WASHINGTON (Reuters) - The United States on Tuesday imposed sanctions on a ship involved in building the Nord Stream 2 pipeline to take Russian natural gas to Europe, as the Trump administration sought to raise pressure on the project on its last full day in office.
The U.S. Treasury Department said it imposed the sanctions on the Russian pipe-laying ship “Fortuna” and its owner, KVT-RUS, under the Countering America’s Adversaries Through Sanctions Act (CAATSA).
Nord Stream 2, designed to double the capacity of the existing Nord Stream undersea gas pipeline, would take gas to Europe via Germany, bypassing Ukraine, which would deprive Kiev of lucrative transit fees.
The project is a rising point of contention between Moscow and Washington. The United States, eager to sell Europe more liquefied natural gas, says Nord Stream 2 would increase Russia’s economic and political leverage over Europe. Moscow and Germany say it is a commercial project.
“The United States is not afraid to hold accountable those who continue to aid and abet this tool of Russian coercion,” Secretary of State Mike Pompeo said in a statement.
The State Department said it would consider further actions in the near term, under CAATSA and under new sanctions expanded in the annual defense policy bill.
Hours before the official announcement, Kremlin spokesman Dmitry Peskov told reporters the project was under “unlawful” U.S. pressure and that the Kremlin was closely watching developments in order to ensure the pipeline’s completion.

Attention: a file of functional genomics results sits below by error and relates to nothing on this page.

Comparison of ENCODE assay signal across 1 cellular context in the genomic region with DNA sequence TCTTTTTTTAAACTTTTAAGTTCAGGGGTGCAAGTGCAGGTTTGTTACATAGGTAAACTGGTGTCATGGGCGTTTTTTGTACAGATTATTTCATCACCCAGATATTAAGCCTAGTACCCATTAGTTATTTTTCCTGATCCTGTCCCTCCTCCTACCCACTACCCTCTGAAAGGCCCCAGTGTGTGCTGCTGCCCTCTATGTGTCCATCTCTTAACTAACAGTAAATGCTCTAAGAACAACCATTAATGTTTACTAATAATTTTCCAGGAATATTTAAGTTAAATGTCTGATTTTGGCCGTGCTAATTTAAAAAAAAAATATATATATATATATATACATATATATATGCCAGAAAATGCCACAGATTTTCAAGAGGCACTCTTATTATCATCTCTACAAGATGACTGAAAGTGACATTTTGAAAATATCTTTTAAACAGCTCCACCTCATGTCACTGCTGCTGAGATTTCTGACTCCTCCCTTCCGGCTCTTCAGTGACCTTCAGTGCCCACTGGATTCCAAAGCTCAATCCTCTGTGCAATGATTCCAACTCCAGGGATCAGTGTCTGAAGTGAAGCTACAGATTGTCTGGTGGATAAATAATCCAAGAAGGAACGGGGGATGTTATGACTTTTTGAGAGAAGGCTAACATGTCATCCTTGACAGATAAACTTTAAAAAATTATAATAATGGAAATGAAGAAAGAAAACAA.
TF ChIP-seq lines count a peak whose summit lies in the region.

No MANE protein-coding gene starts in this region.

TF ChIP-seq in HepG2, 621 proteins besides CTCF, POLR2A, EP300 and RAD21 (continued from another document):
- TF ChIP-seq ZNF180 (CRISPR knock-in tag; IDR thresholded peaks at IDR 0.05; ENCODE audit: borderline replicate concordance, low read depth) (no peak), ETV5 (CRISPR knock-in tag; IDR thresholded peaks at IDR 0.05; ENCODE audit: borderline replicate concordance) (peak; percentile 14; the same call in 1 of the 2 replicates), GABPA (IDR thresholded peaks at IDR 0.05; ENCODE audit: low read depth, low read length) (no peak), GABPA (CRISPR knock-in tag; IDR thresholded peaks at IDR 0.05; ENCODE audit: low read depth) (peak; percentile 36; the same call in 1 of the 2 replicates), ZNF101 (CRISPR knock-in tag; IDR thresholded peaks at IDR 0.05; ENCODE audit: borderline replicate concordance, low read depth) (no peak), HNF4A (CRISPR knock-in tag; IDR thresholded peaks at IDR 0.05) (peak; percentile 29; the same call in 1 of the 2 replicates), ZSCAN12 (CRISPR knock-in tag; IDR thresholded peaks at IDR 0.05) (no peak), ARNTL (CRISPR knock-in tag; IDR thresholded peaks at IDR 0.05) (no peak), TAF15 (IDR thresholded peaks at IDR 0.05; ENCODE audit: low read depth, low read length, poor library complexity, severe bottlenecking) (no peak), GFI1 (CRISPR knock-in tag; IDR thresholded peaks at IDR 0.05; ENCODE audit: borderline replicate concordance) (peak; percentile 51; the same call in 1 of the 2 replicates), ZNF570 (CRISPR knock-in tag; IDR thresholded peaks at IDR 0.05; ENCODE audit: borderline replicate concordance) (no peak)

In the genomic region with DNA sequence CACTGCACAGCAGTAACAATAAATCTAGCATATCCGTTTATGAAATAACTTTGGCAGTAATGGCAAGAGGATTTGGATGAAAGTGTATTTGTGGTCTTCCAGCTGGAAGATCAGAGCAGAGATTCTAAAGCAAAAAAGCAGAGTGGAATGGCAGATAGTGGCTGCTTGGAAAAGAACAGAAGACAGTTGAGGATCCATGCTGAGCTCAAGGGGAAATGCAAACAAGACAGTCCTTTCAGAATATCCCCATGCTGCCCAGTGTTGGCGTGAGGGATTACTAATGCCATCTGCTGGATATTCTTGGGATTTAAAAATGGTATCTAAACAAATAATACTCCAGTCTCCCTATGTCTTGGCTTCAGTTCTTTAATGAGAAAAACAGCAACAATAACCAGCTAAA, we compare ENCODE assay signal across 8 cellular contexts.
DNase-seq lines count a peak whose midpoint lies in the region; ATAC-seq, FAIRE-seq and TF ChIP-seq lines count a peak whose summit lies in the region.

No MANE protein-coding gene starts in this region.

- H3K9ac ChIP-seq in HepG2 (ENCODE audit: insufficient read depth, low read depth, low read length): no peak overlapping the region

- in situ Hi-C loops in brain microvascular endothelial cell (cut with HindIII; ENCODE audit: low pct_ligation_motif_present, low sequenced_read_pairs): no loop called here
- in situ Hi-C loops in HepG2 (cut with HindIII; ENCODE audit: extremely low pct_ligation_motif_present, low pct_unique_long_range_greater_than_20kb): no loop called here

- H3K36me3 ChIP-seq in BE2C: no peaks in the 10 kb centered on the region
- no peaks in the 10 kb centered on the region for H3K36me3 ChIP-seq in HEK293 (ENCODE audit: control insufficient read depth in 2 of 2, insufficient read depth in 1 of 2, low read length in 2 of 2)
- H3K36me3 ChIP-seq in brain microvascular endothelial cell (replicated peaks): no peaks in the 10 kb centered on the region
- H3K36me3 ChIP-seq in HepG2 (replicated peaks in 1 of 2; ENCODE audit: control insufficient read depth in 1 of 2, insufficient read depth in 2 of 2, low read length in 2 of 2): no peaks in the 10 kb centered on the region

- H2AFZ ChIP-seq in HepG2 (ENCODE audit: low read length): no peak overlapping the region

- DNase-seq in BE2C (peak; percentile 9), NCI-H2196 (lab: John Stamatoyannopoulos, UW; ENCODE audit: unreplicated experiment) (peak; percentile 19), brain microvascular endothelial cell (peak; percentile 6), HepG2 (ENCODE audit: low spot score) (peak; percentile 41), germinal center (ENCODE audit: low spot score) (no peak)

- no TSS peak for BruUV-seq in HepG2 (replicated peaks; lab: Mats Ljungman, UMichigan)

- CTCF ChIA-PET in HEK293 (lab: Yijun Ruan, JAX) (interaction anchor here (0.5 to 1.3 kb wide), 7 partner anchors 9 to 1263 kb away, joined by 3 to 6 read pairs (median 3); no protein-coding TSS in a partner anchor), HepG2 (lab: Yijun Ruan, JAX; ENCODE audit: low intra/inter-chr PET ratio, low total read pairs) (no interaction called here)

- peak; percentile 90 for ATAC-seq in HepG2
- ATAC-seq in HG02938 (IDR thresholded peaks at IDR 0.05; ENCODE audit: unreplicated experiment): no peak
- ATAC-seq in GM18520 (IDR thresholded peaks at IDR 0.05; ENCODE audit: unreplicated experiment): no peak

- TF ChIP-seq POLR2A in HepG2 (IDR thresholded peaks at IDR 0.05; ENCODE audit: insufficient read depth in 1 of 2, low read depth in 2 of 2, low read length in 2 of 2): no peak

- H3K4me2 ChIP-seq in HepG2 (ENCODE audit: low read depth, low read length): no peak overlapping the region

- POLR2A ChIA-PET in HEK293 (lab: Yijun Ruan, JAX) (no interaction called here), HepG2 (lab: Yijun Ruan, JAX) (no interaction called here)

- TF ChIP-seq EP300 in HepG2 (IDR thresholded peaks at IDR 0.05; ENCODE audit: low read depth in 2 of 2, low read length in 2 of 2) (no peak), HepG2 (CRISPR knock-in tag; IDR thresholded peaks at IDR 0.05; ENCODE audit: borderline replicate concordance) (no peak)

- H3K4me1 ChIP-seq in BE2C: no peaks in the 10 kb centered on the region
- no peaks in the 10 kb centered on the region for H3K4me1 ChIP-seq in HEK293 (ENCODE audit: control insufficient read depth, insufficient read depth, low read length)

President-elect Joe Biden, who will replace President Donald Trump on Wednesday, has opposed Nord Stream 2 in the past. Antony Blinken, Biden’s nominee to be secretary of state, told his Senate confirmation hearing on Tuesday that Biden strongly agrees with members of Congress that the pipeline is a bad idea.
Blinken told the Senate Foreign Relations Committee that he had not discussed the issue at length yet with Biden, but the administration will use “every persuasive tool” available to persuade countries including Germany.
Germany, seeking to wean itself off nuclear and coal-fired power plants, said it was disappointed by the fresh sanctions on Monday, after Washington gave Berlin early word of the action.
RISKS OF BEING SCRAPPED
Russia’s state-owned gas giant Gazprom leads the $11 billion project with Western partners Uniper, Wintershall, Engie, OMV and Shell.
Gazprom acknowledged in a Eurobond prospectus seen by Reuters on Tuesday that there are risks the project may be suspended or scrapped.
Gazprom suspended work on the pipeline in late 2019 after the main pipe-laying company, Allseas, dropped out after Trump signed other sanctions.
Work resumed last month when a small 1.6 mile (2.6 km) stretch of the pipeline was built in German waters.
More than 90% of the project has been completed, but more than 62 miles (100 km) must still be laid in an area off Denmark that requires highly-specialized construction equipment.
According to Refinitiv ship-tracking data, the Fortuna is still anchored in the Baltic Sea near Rostock in northern Germany.
Reporting by Timothy Gardner and Daphne Psaledakis, additional reporting by Patricia Zengerle; Editing by Alistair Bell, Mark Heinrich and Richard Pullin
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